Regular drinking can reduce risk of developing diabetes, study suggests
Drinking alcohol three to four times per week could significantly reduce a person's chances of developing diabetes, according to a new study.
Wine is tipped to be the most beneficial, followed by beer, but researchers warn that clear spirits, such as gin and vodka, could substantially increase a woman's chances of succumbing to the condition.
Experts argue, however, that the health impacts of alcohol consumption can vary from person to person and the study should not be taken as a "green light" for excessive drinking.
The new research, published in European medical journal Diabetologia, surveyed more than 70,000 Danish participants on their drinking habits over the course of five years.
Of the 859 men and 887 women who developed diabetes over this period – either type 1 or type 2 – those who drank frequently emerged as the least at risk.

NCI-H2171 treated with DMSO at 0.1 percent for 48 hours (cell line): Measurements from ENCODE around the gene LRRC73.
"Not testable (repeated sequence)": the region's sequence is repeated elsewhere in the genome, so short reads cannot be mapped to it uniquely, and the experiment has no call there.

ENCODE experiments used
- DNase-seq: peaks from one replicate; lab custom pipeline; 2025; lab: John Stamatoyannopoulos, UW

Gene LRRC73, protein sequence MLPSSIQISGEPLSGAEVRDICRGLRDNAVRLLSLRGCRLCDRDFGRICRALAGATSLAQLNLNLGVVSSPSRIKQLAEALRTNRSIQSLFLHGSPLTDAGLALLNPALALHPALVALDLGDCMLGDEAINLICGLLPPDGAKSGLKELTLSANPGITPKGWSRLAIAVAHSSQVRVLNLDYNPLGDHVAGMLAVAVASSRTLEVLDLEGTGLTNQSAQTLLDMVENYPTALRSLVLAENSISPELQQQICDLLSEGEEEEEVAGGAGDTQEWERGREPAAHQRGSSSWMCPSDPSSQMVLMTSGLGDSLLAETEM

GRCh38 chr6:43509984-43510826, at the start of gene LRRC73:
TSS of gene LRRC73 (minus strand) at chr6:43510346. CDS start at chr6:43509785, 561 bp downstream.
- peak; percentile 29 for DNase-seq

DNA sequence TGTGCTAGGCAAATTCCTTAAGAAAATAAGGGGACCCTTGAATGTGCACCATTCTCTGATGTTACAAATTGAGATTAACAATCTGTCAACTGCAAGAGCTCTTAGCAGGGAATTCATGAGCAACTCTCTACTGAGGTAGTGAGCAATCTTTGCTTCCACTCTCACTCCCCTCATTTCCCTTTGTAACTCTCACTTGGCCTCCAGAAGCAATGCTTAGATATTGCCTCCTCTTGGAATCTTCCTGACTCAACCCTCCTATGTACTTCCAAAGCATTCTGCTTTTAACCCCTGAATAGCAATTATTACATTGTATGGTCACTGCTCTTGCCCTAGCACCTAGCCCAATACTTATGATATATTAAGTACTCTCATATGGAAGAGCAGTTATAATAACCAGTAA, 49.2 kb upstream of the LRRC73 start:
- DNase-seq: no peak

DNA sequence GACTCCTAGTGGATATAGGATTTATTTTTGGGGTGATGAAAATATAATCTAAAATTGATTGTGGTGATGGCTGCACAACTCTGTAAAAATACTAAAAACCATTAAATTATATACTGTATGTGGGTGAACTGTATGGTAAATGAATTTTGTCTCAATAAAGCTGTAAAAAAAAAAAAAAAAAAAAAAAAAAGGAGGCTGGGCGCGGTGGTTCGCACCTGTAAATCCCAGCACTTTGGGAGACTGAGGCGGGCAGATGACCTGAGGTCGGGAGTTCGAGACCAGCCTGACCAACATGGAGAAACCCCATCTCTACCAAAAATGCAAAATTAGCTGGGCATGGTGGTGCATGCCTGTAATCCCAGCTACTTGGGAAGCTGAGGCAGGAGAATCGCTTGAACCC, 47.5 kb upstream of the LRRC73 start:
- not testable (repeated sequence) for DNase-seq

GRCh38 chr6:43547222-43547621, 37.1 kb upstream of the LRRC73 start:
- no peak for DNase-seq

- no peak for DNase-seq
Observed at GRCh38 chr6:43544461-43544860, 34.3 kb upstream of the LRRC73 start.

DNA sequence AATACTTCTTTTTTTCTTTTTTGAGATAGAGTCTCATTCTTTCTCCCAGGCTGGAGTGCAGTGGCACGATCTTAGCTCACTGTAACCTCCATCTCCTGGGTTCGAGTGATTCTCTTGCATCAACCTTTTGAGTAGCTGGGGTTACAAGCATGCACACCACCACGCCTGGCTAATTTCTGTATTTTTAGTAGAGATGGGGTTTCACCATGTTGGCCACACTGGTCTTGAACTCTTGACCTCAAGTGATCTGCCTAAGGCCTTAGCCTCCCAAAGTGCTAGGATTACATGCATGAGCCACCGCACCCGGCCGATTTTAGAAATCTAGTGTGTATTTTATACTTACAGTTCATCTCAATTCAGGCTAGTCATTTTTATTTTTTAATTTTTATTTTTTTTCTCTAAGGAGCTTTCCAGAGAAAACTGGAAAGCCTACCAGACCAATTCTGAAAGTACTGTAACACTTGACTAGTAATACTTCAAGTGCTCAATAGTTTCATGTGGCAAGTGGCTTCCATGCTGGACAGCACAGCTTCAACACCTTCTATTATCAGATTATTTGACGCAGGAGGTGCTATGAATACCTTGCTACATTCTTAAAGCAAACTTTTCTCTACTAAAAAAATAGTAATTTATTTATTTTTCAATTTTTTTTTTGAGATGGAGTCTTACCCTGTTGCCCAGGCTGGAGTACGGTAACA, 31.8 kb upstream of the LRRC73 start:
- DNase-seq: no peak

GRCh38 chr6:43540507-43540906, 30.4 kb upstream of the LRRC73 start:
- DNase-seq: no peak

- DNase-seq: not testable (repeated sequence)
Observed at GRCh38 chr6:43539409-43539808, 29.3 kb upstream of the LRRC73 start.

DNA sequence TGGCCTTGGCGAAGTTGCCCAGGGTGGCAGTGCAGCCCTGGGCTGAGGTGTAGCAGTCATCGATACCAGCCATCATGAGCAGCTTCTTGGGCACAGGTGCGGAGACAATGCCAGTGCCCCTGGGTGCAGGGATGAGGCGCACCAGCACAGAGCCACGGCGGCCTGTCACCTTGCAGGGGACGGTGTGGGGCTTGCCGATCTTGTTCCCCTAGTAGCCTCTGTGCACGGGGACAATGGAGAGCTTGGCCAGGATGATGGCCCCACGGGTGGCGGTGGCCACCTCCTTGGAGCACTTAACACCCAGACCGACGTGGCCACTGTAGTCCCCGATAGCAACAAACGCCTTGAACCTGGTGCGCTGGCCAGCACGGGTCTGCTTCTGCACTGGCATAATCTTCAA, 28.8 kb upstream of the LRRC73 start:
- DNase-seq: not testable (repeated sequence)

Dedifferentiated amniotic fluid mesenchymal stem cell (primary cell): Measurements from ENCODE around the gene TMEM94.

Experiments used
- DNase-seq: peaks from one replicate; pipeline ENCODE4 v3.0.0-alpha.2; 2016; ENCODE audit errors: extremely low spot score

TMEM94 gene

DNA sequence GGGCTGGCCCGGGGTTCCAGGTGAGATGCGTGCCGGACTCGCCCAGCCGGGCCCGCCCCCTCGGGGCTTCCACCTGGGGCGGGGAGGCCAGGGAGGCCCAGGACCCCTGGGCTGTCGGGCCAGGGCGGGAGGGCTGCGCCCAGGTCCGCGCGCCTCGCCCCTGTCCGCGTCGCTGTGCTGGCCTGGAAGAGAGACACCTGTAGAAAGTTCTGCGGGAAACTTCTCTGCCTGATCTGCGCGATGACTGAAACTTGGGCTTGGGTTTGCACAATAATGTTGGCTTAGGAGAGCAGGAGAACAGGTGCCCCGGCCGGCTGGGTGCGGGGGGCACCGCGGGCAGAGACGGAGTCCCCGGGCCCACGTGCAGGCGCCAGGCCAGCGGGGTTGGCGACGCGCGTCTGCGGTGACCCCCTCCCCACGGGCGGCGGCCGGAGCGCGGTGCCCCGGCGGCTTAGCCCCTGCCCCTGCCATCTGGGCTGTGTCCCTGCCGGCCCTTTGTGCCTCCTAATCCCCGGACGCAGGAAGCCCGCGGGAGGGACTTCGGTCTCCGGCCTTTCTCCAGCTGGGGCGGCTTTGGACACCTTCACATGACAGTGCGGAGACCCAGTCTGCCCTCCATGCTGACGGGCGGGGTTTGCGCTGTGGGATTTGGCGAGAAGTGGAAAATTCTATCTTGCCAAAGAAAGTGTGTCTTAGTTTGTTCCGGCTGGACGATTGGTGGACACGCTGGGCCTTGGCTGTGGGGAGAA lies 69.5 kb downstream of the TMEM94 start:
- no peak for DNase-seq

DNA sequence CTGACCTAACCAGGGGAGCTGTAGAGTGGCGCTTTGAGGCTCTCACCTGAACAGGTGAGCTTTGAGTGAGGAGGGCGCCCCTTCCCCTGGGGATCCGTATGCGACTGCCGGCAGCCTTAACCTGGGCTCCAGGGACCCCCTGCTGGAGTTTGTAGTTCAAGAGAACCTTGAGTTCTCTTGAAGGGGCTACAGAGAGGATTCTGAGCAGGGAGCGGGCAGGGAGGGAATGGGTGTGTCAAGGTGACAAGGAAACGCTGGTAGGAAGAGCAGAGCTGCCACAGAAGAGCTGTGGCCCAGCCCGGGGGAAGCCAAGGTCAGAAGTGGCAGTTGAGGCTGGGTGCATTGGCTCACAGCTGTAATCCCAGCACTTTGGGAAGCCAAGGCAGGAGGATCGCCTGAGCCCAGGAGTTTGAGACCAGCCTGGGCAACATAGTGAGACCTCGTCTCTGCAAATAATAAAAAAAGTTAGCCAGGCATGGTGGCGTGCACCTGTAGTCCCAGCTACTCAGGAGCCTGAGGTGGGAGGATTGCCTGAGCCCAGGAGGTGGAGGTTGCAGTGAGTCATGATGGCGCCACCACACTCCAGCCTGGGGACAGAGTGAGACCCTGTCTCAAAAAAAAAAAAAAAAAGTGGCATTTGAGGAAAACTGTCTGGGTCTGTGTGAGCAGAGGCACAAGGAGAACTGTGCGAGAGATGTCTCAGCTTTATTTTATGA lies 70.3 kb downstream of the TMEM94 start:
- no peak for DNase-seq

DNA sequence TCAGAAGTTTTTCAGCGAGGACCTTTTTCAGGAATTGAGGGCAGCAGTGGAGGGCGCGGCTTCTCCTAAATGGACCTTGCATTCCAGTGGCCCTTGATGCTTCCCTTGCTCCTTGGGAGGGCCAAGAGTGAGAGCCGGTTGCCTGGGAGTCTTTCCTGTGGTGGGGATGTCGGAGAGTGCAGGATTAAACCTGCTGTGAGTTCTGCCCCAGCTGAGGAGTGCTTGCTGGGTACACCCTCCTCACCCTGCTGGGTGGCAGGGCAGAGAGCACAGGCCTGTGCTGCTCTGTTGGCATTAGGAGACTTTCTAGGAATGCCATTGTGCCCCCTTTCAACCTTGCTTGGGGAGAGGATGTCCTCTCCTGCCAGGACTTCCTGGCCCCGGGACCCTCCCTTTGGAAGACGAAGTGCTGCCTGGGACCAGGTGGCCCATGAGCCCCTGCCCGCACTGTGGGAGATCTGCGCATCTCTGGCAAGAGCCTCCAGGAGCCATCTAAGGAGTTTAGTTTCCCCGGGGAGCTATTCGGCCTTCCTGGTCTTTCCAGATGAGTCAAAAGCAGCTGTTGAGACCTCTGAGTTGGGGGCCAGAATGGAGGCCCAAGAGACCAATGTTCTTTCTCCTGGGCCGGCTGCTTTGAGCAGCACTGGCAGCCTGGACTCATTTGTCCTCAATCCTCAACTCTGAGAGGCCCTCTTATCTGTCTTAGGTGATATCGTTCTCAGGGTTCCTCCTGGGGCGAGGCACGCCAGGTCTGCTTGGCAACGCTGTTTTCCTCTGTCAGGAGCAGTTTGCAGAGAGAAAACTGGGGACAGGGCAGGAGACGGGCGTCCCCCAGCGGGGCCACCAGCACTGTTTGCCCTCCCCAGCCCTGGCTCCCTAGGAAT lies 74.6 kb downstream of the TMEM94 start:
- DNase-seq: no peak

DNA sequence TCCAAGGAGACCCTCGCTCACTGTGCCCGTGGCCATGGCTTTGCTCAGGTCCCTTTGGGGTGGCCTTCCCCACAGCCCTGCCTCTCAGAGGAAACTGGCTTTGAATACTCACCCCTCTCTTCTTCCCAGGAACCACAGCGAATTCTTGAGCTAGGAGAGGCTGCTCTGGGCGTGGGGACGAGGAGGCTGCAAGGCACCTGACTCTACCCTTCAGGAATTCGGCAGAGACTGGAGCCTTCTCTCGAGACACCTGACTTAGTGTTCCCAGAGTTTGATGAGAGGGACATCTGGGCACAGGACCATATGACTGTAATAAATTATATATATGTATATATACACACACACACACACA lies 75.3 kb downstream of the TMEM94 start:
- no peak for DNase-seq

The lowest risk of diabetes was observed at 14 drinks per week in men and nine drinks per week in women.
"Our findings suggest that alcohol drinking frequency is associated with the risk of diabetes and that consumption of alcohol over three to four weekdays is associated with the lowest risks of diabetes, even after taking average weekly alcohol consumption into account," Professor Janne Tolstrup from the University of Southern Denmark noted in the report.
The researchers concluded that moderate but regular drinking could reduce a woman's risk of diabetes by 32 percent and a man's risk by 27 percent, compared with those who drink less than once a week.
For both men and women, wine was seen as reducing the risk by more than 25 percent a Continue reading